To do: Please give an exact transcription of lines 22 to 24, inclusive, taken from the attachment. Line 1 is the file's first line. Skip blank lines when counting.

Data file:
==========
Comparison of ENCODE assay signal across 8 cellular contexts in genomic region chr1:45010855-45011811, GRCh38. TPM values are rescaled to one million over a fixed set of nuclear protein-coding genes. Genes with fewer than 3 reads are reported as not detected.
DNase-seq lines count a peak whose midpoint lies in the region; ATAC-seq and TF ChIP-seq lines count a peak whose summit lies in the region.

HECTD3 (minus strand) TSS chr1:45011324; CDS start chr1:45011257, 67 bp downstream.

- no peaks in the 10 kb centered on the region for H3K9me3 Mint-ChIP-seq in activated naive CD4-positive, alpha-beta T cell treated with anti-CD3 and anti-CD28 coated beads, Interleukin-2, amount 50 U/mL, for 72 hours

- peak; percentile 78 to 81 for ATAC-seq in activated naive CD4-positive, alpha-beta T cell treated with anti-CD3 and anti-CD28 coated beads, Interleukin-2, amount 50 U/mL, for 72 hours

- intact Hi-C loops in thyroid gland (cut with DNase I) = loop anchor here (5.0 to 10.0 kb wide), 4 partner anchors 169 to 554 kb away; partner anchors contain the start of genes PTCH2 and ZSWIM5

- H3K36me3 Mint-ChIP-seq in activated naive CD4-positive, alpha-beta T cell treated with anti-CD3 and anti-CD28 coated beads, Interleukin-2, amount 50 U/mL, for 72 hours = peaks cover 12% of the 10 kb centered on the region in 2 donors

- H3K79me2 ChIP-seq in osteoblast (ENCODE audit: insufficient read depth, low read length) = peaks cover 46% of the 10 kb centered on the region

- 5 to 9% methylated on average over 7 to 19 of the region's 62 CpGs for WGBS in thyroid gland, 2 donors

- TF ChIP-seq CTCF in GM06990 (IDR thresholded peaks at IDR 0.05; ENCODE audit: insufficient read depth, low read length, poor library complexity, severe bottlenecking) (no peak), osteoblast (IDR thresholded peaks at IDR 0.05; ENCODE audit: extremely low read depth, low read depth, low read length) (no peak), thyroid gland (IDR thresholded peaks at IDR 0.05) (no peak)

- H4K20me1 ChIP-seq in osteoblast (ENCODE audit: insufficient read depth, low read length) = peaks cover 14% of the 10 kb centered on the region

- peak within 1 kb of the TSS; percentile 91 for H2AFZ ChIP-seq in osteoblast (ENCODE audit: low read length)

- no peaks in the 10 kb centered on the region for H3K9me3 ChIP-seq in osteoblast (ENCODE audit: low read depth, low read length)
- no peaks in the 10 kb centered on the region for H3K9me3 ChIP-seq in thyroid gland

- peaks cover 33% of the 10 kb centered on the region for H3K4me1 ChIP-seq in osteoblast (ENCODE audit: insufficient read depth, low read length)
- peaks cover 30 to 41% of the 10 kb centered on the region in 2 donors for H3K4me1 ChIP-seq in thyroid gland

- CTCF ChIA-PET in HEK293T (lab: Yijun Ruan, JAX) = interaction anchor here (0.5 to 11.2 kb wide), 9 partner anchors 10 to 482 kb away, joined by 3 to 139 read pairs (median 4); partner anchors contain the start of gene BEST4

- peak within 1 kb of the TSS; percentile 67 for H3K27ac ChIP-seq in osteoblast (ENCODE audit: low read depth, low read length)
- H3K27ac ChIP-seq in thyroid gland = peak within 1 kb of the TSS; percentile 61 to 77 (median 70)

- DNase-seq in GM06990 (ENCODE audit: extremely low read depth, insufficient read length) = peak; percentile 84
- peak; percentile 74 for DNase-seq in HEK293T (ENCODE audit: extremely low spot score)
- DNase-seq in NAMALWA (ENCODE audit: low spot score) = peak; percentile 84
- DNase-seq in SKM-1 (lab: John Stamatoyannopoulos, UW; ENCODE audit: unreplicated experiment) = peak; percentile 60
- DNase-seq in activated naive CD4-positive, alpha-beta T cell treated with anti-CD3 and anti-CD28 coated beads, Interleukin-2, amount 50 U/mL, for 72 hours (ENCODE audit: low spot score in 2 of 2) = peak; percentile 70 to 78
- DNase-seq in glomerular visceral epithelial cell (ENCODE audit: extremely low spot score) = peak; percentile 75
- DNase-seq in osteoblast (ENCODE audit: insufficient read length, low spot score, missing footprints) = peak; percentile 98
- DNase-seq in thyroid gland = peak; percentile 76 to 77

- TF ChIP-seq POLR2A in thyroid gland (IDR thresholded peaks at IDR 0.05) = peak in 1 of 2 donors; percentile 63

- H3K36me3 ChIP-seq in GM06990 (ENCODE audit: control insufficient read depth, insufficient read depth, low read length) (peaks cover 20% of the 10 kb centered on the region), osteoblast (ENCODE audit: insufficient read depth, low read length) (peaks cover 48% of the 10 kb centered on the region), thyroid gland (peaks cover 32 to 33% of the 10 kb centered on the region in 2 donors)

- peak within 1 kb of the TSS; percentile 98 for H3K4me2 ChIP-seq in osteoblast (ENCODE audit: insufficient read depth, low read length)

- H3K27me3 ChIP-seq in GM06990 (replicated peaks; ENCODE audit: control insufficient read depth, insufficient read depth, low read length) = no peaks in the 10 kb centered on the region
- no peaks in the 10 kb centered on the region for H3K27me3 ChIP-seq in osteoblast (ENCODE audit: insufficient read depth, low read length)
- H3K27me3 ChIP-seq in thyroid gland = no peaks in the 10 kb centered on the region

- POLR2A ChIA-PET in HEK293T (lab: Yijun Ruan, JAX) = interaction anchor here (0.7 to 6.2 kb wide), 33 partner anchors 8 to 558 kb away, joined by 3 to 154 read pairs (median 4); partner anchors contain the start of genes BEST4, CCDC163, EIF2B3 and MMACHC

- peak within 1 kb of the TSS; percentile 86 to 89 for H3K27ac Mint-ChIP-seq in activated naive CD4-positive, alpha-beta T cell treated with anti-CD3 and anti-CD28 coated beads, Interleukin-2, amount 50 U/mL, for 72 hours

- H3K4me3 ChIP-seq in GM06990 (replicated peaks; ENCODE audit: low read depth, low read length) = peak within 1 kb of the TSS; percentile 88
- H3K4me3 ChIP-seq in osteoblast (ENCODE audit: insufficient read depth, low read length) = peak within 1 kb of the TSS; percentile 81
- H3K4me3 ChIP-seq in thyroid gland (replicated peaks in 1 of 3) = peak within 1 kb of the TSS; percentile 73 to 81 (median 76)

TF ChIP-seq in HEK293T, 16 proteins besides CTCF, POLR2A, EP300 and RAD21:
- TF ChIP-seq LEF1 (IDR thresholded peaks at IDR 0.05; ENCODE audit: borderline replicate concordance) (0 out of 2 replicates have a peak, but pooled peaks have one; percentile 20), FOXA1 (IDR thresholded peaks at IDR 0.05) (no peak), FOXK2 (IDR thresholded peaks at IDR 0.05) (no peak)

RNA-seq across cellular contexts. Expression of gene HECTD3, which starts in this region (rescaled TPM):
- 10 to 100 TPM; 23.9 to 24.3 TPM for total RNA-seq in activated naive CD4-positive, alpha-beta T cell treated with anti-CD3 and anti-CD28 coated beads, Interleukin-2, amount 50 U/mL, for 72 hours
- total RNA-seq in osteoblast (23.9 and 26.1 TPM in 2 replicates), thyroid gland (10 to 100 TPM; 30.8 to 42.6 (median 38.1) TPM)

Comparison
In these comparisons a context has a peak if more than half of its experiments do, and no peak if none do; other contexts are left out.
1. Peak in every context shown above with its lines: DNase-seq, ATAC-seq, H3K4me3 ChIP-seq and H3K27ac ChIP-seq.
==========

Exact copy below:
- DNase-seq in NAMALWA (ENCODE audit: low spot score) = peak; percentile 84
- DNase-seq in SKM-1 (lab: John Stamatoyannopoulos, UW; ENCODE audit: unreplicated experiment) = peak; percentile 60
- DNase-seq in activated naive CD4-positive, alpha-beta T cell treated with anti-CD3 and anti-CD28 coated beads, Interleukin-2, amount 50 U/mL, for 72 hours (ENCODE audit: low spot score in 2 of 2) = peak; percentile 70 to 78